Over at Copyblogger, Jerod Morris offers six good pieces of advice about how to become a more proficient and better writer. Among them. “Write, don’t blog.”
Bloggers casually write within their WordPress dashboard, adding links, pictures, and videos, as they create content. Bloggers may even have Twitter open to capture any late-breaking news about the topic they are covering. The words are important, but they are just part of the show.
It’s true. My windows of writing opportunity are small. With a full time job, rehearsals for my second show since February and a yard that desperately needs my attention, I may be writing a lot. But I’m not writing well.
While I may boast that I come home from rehearsals and write “2 articles and 6 posts,” they’re not what I’d really call writing. And, I’m certainly not making progress toward my August 31 self-imposed deadline to submit my novel to a publisher.
I learned to write for the Internet, and had my first professional successes as a political writer/blogger. In that world, everything’s a crisis. There’s always a story line to push. Either you want to get your candidate’s views out there, correct a story, or you want to scoop the other media outlets with the story. It’s fascinating and sometimes exciting work. But, truth be told, I’ve grown weary of the whole political process. So I’m looking for other writing outlets and opportunities.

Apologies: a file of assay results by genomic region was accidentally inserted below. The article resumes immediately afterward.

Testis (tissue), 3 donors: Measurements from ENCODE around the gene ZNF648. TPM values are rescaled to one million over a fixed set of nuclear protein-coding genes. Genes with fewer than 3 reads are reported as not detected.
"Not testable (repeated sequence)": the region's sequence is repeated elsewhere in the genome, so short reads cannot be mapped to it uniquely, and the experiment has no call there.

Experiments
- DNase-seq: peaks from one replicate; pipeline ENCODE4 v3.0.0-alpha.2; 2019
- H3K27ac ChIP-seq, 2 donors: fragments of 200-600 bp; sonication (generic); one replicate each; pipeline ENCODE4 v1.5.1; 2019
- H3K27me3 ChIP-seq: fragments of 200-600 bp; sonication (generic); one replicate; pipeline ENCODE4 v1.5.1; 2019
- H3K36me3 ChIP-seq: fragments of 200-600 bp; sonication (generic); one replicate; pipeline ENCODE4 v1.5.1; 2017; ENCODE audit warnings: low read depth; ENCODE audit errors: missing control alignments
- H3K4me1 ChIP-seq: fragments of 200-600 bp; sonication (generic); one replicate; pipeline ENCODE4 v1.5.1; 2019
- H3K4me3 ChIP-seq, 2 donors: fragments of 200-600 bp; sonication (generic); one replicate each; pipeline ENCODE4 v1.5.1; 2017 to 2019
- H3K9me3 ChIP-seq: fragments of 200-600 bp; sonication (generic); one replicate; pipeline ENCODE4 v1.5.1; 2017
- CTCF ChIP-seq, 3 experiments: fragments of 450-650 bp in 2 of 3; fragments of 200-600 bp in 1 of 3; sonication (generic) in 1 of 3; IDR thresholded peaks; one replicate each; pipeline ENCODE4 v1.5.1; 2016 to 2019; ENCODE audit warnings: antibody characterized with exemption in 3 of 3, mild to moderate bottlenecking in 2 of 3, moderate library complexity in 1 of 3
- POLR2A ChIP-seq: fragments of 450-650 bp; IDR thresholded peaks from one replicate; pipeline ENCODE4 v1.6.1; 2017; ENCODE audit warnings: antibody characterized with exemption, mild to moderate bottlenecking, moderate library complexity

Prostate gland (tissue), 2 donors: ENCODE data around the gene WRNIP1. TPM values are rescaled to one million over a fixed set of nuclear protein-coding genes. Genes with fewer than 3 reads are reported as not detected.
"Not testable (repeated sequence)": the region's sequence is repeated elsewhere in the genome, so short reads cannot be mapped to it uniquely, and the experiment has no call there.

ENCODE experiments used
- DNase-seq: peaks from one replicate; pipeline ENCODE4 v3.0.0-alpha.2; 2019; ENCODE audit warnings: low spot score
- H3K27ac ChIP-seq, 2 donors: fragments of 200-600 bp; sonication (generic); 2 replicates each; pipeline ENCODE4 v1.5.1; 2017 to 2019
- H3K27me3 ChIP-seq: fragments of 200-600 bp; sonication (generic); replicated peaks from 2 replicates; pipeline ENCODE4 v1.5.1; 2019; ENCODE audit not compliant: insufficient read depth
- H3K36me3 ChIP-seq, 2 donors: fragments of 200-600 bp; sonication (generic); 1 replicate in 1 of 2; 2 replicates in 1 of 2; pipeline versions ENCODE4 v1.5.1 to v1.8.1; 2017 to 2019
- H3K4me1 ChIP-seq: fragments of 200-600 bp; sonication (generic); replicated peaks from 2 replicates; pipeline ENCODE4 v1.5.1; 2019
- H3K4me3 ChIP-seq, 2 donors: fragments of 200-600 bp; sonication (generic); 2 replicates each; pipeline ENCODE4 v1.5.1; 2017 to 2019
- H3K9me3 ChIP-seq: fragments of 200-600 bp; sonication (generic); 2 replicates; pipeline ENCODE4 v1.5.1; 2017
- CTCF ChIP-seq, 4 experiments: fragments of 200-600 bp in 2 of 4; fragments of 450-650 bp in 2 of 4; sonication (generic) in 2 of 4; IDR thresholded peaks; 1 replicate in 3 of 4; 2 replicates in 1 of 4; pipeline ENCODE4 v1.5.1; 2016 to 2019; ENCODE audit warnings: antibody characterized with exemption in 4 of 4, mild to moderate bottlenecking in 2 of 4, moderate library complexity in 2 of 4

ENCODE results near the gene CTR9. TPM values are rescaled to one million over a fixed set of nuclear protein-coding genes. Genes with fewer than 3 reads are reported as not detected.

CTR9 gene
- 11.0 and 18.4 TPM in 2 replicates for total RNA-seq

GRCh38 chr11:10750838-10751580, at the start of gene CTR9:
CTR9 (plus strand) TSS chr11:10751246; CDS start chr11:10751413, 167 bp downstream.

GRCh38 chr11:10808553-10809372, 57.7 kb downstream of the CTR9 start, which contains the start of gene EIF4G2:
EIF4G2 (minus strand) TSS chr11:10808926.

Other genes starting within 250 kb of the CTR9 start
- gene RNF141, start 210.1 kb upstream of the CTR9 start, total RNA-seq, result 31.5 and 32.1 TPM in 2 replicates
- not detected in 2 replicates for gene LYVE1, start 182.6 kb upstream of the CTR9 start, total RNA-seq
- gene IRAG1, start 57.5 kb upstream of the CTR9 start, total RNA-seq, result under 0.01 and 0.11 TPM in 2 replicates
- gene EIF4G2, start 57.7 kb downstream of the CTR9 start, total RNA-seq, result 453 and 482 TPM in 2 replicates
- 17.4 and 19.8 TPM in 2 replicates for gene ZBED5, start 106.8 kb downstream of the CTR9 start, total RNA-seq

Somewhere there’s a balance between what I need to do to actually make this writing thing pay and what I really want to write. So far, I’m getting paid basically enough to support my habit but not my household. I know that reality is when I’m full time I’ll spend a lot of time marketing myself and pitching story ideas.
For now though, I’m taking some of this advice and trying to become a better writer. More proficient yes. But also better.